The rise of China does not have to be a divisive factor of the international community — on the contrary, it can be a catalyst for a more cohesive global village. In the official document published by the Information Office of the State Council in September 2011 entitled “China’s Peaceful Development: The Unprecedented Interdependence Between China and the World,” is explicitly underlined: “China can not develop itself in isolation from the rest of the world, and global prosperity and stability cannot be maintained without China.”
Trade, finance, business or tourism are all areas in which China’s global projection is having a considerable impact but Beijing’s international peacekeeping effort is one of the most promising forms of the country’s opening-up to the world, not well known and fully appreciated outside China, it illustrates the country’s willingness to be a globally responsible actor.
When the People’s Republic of China joined the United Nations 41 years ago, it looked at the peacekeeping operations with great suspicion. Putting the principle of political sovereignty above other considerations, Maoist China rejected interventions in foreign countries that supposedly contradicted the notions of non-interference and peaceful co-existence. However, in 1988, while the Nobel Peace Prize was awarded to the UN peacekeeping system, Beijing entered the special committee on peacekeeping operations. In 1992, China sent its first company of engineers to Cambodia and, 10 years before Beijing entered the World Trade Organization (2001), China’s soldiers became an active component of the UN peacekeeping forces.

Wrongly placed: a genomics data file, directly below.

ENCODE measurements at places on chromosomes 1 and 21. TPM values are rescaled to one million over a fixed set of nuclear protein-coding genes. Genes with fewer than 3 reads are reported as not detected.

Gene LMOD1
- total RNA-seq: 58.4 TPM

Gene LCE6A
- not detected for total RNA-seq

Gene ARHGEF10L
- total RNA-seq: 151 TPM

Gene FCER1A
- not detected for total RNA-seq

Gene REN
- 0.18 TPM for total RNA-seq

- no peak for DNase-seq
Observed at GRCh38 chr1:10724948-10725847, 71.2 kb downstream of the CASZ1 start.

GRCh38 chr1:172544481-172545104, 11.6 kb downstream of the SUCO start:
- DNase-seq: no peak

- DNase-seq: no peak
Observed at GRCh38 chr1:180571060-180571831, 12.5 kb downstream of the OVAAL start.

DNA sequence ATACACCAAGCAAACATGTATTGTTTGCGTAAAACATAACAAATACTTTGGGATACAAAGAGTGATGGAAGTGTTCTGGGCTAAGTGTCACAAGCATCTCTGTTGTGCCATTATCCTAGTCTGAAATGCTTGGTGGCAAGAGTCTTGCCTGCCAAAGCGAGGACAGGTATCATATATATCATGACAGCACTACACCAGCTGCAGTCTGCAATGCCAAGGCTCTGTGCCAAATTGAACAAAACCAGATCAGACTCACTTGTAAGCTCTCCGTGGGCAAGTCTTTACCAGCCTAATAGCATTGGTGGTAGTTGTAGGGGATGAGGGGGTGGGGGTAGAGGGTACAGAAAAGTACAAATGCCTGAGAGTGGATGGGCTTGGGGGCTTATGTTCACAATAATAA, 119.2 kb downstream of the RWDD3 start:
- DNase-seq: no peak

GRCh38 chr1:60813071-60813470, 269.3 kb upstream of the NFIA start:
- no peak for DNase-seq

Last April, two decades after the intervention in Cambodia, a ceremony took place in the Kingdom’s Kompong Cham Province to pay tribute to Chen Zhiguo and Yu Shili, two Chinese soldiers who were killed during China’s inaugural peacekeeping mission.
Since the deployment in Southeast Asia, China’s participation in UN peacekeeping has substantially expanded, 2,000 Chinese “blue helmets” are currently carrying tasks in 12 different missions — on a total of 15 current peacekeeping operations. During the past 20 years, China participated in more than 20 missions dispatching 20 000 troops and military observers — since the 1948 United Nations Truce Supervision Organization (UNTSO) in the newly created state of Israel there have been a total of 67 UN peacekeeping operations around the world.